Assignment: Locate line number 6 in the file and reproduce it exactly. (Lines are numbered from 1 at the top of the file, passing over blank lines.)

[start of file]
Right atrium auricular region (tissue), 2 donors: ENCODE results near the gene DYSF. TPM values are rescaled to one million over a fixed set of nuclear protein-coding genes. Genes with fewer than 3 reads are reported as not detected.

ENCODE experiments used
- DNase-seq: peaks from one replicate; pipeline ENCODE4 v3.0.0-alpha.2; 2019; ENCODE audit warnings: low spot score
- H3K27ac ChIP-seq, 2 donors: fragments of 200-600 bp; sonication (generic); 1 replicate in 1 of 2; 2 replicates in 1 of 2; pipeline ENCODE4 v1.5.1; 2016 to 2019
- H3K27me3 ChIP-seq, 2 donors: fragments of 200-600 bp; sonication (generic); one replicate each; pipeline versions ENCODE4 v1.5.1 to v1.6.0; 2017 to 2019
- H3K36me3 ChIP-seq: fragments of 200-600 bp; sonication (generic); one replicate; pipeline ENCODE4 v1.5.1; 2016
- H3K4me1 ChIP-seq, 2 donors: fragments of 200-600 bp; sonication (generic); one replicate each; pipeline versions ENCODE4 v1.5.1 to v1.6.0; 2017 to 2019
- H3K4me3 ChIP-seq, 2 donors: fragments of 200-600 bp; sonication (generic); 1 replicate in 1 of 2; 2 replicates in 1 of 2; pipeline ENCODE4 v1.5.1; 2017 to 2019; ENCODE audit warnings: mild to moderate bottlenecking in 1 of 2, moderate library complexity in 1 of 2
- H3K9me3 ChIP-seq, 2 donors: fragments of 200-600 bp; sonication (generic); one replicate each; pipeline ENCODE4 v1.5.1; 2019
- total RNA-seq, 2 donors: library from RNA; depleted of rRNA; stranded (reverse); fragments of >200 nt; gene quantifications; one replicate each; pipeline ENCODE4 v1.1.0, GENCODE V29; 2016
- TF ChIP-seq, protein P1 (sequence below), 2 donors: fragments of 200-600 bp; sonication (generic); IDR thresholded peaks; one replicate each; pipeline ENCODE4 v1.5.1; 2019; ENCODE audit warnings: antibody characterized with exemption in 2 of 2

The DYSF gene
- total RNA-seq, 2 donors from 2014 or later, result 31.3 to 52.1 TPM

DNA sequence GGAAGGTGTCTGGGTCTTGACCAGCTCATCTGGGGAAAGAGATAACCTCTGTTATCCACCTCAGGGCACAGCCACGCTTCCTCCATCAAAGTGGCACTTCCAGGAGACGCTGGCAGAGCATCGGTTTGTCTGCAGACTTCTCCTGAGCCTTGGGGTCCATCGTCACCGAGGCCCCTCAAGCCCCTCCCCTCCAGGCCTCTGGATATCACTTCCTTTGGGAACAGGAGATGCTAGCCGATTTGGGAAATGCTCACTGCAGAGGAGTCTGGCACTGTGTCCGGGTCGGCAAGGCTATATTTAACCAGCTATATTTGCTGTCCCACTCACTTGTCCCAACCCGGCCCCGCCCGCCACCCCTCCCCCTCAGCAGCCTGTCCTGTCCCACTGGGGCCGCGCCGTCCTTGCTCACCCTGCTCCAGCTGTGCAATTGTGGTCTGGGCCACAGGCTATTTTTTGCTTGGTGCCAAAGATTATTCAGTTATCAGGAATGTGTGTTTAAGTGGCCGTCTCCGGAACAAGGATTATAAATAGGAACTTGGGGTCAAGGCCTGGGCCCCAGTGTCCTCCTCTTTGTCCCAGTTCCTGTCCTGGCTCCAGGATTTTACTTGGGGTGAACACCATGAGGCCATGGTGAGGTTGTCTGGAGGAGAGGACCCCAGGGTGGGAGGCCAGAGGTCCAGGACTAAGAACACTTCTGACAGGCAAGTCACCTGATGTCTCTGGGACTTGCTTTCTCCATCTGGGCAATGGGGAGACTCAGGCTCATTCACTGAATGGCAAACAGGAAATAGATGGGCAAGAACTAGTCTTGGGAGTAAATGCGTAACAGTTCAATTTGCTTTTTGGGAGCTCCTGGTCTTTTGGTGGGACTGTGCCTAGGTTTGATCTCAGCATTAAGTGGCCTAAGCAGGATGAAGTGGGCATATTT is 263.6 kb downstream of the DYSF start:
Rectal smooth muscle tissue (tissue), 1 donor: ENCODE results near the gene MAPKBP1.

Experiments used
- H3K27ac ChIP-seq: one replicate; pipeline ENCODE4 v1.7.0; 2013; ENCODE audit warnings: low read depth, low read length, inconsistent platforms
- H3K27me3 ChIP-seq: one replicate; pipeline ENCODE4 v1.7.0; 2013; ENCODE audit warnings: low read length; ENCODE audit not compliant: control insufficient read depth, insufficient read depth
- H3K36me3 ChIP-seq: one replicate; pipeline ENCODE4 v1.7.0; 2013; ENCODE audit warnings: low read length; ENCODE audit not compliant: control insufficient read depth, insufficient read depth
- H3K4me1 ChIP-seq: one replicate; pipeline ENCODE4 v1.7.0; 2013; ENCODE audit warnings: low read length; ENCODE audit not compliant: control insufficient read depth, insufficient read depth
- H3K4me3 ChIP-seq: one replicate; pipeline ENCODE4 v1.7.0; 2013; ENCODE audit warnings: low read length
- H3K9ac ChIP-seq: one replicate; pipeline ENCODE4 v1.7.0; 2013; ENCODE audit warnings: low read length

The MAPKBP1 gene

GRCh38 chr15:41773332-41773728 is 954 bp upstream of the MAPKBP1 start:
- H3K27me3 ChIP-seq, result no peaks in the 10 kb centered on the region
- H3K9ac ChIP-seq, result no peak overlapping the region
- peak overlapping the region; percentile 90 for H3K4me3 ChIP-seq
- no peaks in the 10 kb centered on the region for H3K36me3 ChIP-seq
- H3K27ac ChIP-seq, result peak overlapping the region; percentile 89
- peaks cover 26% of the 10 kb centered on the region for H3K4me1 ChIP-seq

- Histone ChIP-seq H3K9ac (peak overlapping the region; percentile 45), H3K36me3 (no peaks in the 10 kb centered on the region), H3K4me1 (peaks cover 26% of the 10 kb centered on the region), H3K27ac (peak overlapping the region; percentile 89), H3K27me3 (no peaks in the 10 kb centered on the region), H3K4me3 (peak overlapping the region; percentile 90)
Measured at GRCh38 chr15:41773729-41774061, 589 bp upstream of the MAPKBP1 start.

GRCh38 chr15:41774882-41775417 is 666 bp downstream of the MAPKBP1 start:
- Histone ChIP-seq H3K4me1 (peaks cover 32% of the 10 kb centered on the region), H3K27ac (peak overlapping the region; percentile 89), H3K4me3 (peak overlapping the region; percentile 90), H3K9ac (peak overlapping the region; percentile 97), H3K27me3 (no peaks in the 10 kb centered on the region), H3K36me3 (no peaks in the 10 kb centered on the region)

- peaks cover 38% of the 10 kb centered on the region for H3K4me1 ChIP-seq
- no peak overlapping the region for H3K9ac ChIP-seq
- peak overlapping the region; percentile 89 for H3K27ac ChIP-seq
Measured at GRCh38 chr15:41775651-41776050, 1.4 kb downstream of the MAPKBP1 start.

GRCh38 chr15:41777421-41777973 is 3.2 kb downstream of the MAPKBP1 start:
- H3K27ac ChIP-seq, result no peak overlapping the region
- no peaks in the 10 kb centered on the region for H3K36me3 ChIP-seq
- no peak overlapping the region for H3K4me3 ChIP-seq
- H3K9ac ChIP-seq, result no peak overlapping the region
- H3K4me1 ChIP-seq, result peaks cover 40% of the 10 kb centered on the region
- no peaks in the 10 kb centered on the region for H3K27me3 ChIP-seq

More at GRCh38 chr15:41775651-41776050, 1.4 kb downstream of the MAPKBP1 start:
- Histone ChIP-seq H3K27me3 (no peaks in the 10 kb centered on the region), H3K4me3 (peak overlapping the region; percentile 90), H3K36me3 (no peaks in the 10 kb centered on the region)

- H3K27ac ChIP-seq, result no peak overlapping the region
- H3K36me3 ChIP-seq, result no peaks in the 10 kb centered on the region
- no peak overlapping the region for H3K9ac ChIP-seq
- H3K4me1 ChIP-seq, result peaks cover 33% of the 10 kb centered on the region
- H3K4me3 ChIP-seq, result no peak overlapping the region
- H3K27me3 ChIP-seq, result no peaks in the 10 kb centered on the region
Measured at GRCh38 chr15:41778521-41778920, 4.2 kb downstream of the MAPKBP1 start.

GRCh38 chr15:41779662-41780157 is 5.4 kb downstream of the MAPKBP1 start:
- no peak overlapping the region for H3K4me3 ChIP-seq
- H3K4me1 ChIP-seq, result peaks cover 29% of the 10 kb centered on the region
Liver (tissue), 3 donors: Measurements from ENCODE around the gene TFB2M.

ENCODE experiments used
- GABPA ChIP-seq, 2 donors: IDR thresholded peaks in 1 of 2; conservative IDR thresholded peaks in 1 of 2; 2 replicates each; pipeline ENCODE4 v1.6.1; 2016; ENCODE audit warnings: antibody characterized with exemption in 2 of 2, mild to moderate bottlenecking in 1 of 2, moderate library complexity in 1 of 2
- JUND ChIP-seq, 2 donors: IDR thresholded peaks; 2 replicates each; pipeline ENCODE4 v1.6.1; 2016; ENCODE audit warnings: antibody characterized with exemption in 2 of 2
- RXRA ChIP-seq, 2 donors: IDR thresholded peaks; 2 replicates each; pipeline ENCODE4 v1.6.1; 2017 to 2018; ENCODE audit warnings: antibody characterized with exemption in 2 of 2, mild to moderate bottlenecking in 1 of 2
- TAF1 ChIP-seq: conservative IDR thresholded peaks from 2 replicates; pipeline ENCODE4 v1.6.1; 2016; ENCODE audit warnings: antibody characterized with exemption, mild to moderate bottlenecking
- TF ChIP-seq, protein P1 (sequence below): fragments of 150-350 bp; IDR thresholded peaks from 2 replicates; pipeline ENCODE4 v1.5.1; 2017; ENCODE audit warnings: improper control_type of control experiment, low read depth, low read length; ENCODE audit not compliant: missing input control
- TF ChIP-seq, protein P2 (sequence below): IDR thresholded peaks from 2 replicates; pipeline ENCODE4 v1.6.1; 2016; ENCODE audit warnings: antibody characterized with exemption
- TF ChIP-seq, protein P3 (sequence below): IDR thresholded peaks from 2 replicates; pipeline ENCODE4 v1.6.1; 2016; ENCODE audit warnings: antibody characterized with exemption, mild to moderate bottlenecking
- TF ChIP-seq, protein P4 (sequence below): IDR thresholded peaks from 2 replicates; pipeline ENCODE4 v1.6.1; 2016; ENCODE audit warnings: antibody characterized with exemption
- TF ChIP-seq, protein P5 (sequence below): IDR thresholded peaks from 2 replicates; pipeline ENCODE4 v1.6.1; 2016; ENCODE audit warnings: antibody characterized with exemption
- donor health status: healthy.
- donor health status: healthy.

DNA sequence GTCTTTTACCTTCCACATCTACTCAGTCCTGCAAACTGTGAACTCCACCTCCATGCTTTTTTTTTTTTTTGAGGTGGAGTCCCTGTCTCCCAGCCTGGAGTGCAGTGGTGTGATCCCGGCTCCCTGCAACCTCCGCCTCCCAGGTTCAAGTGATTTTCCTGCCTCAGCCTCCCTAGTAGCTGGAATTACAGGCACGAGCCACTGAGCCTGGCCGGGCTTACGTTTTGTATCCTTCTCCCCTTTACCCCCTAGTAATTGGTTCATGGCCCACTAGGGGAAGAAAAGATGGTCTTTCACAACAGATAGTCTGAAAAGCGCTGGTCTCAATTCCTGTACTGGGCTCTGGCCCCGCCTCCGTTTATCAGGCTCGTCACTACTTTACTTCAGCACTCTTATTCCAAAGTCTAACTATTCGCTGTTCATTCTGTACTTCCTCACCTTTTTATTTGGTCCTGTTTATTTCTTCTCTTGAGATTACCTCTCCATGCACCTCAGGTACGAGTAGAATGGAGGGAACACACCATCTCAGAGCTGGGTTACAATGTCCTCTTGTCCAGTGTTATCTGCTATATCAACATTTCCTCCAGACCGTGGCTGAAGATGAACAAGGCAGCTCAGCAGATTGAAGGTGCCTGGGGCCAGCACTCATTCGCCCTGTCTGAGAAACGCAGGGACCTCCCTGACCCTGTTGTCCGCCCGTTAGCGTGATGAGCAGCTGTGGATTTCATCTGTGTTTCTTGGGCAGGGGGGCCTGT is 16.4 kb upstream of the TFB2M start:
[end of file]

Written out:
- H3K36me3 ChIP-seq: fragments of 200-600 bp; sonication (generic); one replicate; pipeline ENCODE4 v1.5.1; 2016